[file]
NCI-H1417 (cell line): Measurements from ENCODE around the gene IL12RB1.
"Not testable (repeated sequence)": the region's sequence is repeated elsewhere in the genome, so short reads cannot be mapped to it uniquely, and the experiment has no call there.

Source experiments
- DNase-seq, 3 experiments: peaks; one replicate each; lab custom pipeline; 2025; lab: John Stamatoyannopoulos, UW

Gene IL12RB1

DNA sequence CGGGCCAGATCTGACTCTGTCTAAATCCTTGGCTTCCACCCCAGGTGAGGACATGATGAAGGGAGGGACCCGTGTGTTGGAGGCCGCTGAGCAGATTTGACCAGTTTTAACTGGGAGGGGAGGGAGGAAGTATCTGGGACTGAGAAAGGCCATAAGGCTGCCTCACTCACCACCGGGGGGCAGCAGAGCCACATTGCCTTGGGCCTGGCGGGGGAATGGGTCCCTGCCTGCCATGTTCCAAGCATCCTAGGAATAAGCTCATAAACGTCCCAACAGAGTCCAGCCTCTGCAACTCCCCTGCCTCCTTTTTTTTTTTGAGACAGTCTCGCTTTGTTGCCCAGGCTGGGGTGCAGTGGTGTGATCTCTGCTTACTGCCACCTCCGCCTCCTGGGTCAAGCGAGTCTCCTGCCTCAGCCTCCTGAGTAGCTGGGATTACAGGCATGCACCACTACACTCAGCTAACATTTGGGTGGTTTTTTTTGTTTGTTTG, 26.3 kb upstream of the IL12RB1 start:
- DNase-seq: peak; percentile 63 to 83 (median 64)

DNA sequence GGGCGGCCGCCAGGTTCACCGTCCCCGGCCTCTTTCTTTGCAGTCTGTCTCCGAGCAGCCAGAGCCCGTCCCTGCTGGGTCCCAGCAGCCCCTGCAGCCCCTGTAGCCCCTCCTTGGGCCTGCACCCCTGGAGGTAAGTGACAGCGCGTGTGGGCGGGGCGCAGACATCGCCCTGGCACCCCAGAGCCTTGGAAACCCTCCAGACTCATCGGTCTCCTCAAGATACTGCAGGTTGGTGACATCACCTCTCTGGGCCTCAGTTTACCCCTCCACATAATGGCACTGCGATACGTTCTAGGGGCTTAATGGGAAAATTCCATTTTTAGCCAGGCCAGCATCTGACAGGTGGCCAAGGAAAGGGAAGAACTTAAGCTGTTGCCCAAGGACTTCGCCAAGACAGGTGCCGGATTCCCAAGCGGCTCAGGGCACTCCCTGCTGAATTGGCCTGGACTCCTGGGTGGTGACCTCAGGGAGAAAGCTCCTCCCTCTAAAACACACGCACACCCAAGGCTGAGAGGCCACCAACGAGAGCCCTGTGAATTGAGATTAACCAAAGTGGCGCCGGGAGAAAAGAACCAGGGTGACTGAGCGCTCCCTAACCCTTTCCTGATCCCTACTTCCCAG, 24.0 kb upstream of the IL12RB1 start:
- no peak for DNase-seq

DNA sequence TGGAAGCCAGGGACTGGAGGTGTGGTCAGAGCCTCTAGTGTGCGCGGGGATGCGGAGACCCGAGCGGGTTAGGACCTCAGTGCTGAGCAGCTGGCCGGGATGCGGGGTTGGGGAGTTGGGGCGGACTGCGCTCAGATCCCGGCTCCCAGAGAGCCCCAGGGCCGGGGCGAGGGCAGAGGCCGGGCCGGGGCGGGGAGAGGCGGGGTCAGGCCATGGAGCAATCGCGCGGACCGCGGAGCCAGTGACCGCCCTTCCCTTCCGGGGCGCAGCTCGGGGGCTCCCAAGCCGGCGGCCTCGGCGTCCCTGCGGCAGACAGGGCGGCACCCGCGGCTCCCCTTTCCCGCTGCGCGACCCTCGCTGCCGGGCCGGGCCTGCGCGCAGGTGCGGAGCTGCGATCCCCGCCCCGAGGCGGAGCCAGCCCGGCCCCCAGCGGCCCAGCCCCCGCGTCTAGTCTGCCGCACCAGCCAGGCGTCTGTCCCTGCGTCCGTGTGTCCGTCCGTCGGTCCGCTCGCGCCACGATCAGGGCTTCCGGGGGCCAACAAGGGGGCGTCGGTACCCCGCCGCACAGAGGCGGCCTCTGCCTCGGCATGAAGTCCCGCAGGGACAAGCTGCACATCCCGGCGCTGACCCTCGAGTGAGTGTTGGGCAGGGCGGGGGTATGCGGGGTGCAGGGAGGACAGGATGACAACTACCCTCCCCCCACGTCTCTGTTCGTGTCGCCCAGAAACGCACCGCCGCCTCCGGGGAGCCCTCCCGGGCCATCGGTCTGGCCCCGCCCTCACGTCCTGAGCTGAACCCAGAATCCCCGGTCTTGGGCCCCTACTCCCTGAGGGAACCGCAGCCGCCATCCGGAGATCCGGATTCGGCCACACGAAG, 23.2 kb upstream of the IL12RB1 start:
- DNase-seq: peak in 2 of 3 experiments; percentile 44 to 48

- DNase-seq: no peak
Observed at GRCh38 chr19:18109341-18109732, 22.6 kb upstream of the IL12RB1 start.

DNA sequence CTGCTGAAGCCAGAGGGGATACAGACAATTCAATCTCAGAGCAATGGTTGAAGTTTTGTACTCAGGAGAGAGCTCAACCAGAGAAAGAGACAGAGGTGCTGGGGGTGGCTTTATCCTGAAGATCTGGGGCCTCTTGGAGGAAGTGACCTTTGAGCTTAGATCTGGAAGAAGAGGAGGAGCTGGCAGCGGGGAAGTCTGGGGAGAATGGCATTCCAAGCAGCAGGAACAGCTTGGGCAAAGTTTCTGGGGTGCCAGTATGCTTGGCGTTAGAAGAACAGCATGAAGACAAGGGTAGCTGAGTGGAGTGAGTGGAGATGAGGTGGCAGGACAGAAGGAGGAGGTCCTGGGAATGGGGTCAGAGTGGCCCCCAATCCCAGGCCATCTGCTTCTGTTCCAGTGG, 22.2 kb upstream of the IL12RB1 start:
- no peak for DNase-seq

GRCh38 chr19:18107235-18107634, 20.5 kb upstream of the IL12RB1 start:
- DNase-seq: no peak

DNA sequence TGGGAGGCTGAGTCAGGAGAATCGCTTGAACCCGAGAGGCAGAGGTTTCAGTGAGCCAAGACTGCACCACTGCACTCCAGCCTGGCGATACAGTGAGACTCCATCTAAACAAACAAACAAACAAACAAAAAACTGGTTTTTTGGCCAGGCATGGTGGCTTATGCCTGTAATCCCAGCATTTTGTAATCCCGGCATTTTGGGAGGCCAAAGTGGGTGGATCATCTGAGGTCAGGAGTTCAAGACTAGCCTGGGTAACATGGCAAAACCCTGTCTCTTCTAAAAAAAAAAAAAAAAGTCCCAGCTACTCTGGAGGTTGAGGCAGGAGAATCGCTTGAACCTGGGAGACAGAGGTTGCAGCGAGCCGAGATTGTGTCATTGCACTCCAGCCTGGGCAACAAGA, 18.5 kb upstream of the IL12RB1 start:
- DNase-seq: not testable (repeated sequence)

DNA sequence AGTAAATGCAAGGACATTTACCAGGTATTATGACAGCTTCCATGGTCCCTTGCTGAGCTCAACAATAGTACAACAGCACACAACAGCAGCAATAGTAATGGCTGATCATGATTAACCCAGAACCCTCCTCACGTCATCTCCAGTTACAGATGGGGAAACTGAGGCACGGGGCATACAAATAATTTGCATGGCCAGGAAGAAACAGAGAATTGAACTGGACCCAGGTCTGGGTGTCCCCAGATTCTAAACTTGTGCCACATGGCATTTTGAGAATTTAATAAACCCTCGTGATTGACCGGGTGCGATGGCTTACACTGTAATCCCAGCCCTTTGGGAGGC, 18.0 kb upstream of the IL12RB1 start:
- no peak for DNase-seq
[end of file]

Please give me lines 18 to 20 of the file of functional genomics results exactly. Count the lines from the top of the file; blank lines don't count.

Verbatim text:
DNA sequence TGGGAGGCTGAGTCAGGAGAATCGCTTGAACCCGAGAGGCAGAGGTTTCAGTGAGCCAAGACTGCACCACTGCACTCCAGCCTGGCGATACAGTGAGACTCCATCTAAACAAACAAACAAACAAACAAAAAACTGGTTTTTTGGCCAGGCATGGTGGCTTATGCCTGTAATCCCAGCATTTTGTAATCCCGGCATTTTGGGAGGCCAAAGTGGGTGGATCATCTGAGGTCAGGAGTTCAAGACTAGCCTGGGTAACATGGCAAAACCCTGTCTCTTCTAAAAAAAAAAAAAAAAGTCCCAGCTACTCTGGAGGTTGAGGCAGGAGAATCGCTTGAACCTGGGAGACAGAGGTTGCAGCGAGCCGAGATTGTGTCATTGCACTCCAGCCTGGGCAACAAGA, 18.5 kb upstream of the IL12RB1 start:
- DNase-seq: not testable (repeated sequence)

DNA sequence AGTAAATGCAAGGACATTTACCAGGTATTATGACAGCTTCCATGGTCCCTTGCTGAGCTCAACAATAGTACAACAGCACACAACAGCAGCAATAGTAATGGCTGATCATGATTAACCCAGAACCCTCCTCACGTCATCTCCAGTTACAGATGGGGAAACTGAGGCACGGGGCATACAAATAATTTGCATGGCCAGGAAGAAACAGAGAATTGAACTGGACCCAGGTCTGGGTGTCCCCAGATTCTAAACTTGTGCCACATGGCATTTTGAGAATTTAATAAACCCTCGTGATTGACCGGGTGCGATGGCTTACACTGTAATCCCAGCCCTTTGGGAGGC, 18.0 kb upstream of the IL12RB1 start: